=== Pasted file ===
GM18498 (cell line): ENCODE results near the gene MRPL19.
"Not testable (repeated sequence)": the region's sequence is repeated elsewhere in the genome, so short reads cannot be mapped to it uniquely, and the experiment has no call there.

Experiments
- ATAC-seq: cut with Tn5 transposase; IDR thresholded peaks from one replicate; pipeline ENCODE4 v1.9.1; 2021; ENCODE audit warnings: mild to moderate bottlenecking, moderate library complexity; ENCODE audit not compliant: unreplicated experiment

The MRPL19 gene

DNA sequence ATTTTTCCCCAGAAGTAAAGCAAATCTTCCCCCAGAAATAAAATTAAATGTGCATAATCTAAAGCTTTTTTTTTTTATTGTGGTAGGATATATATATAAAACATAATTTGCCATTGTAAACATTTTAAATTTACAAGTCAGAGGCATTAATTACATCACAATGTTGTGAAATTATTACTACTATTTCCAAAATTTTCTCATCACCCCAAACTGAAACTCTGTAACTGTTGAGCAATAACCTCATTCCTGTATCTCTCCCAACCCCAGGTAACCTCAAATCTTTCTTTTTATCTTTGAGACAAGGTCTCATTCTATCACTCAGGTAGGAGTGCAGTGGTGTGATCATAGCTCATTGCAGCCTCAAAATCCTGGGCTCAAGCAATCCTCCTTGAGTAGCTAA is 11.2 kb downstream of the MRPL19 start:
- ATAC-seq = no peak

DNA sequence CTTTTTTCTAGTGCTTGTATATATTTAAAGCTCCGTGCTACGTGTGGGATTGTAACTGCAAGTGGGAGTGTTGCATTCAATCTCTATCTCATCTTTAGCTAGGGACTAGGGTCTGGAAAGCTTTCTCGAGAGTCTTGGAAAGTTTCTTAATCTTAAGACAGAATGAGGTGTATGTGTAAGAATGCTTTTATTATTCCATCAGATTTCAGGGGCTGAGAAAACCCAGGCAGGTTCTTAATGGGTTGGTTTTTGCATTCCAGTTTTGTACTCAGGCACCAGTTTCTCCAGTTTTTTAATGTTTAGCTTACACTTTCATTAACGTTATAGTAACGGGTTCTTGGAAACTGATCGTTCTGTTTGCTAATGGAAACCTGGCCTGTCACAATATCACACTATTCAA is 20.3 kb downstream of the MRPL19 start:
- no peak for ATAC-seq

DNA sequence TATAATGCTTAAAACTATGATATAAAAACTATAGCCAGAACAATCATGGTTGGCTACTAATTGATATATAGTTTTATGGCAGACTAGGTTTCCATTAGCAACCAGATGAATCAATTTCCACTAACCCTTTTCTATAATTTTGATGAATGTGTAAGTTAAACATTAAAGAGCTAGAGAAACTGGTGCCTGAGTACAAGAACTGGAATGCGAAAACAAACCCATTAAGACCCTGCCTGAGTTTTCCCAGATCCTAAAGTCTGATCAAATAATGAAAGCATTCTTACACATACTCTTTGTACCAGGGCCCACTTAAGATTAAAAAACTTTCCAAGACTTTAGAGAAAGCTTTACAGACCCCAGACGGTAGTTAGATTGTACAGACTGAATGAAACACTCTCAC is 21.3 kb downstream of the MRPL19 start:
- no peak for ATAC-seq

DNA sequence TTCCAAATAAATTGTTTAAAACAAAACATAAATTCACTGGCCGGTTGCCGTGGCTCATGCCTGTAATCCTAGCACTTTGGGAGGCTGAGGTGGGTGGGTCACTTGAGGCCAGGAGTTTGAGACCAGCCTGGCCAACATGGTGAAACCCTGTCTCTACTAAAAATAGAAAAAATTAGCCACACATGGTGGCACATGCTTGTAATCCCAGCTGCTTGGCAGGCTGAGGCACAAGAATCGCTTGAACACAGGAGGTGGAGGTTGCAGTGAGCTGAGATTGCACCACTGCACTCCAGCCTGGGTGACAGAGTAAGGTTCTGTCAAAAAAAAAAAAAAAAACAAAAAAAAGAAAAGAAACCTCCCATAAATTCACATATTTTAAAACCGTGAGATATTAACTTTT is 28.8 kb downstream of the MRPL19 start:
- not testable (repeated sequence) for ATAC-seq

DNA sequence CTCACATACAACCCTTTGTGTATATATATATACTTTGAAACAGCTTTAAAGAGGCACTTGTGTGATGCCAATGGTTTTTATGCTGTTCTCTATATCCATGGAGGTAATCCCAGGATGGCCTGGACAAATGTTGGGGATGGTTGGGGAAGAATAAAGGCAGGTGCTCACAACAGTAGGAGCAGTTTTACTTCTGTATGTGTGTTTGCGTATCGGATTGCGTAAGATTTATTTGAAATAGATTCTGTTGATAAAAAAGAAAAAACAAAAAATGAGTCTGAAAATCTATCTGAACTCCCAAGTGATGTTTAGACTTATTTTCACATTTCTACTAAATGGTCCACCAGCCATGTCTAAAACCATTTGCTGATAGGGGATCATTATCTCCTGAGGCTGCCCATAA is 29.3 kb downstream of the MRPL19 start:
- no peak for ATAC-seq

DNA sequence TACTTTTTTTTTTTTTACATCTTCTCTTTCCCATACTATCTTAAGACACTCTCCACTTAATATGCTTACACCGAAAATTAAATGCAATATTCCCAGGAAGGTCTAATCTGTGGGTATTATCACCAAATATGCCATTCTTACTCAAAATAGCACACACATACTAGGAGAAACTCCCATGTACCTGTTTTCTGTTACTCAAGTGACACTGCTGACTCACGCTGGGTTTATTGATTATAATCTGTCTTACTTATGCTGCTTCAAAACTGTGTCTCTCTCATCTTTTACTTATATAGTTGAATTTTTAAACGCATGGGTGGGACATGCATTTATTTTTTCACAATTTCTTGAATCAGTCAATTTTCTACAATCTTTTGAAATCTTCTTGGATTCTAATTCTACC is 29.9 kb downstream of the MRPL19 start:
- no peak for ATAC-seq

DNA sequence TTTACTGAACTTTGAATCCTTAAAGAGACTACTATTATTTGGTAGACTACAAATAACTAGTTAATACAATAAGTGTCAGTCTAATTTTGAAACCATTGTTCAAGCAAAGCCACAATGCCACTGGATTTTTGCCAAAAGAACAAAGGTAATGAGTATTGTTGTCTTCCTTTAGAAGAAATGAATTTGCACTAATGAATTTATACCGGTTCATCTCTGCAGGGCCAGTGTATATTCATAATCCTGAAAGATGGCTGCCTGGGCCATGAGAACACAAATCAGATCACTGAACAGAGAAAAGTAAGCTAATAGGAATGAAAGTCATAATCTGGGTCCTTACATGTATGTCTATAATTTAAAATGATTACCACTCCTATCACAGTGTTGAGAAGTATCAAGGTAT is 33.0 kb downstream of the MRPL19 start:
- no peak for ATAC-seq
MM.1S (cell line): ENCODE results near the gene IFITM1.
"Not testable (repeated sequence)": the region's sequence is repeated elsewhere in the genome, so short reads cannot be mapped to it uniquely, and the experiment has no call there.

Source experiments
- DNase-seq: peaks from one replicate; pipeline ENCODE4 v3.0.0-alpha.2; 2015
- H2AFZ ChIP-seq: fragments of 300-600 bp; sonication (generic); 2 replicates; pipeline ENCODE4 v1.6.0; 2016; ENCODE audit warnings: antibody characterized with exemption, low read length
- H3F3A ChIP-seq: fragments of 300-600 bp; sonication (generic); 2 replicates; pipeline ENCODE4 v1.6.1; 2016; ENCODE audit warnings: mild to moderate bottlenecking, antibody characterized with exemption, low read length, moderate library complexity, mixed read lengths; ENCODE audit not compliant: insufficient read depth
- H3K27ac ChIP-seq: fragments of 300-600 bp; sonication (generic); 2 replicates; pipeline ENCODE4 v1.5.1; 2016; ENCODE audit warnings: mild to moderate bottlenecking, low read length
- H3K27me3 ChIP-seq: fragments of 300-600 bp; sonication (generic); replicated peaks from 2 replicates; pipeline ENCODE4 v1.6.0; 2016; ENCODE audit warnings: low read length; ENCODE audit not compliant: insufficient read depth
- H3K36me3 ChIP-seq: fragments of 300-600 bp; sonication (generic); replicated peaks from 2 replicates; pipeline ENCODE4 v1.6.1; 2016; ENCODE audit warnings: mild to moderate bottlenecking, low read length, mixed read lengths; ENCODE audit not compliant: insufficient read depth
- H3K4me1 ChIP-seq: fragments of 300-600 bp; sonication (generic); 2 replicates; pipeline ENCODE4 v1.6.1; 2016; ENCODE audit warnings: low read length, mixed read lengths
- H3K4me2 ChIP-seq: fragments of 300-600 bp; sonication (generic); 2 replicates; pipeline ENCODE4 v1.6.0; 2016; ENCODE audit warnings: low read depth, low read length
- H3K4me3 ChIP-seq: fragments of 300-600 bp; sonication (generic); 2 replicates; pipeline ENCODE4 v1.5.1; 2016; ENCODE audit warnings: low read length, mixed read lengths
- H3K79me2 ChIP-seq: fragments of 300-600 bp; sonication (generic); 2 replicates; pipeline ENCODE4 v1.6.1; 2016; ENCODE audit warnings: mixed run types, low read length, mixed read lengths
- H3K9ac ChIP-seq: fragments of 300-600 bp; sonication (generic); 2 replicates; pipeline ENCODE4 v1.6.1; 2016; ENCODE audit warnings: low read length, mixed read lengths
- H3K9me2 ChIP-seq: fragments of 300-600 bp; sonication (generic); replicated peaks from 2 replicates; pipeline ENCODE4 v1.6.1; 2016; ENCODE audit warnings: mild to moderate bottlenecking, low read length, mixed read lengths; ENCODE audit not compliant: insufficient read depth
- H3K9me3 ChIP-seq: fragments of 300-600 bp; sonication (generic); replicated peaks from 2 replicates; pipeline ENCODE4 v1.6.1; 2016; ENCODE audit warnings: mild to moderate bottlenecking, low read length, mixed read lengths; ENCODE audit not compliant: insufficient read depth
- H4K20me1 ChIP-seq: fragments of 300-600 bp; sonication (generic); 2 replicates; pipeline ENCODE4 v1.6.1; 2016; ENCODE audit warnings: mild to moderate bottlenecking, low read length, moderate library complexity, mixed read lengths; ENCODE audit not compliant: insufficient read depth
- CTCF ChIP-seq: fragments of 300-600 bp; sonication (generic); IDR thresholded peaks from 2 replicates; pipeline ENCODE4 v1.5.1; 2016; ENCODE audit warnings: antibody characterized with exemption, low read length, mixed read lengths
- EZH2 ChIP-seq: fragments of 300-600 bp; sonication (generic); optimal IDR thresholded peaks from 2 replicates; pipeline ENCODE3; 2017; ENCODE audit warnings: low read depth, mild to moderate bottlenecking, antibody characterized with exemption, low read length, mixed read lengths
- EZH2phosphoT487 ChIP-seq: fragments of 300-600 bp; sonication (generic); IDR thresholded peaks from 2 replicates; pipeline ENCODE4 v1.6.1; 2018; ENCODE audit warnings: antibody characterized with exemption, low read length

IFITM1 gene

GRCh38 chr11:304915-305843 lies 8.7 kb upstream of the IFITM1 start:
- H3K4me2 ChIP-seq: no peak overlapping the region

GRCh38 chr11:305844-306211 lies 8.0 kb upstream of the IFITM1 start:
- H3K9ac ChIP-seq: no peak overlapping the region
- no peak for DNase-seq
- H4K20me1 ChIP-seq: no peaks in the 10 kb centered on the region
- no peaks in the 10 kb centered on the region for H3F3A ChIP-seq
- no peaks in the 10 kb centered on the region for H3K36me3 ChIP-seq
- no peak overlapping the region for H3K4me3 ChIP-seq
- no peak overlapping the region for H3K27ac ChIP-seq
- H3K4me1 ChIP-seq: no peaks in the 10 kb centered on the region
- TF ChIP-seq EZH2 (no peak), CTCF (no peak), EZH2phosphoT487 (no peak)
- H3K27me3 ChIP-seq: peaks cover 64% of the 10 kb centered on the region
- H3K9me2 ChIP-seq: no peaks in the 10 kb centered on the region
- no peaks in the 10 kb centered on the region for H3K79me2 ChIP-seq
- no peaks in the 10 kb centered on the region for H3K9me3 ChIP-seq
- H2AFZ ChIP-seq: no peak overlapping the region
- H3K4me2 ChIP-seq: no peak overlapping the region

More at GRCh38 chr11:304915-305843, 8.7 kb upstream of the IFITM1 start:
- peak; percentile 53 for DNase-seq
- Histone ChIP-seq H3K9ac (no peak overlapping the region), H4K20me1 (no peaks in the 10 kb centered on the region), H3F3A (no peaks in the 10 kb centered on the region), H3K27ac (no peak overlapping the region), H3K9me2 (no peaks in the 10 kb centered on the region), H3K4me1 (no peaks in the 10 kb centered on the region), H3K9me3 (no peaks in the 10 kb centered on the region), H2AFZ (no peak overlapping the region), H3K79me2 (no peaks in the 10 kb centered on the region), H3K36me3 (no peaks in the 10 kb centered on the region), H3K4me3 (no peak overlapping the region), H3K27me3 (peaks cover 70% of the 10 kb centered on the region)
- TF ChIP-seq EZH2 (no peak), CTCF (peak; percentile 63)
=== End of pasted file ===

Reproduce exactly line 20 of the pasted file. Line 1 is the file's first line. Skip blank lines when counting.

MM.1S (cell line): ENCODE results near the gene IFITM1.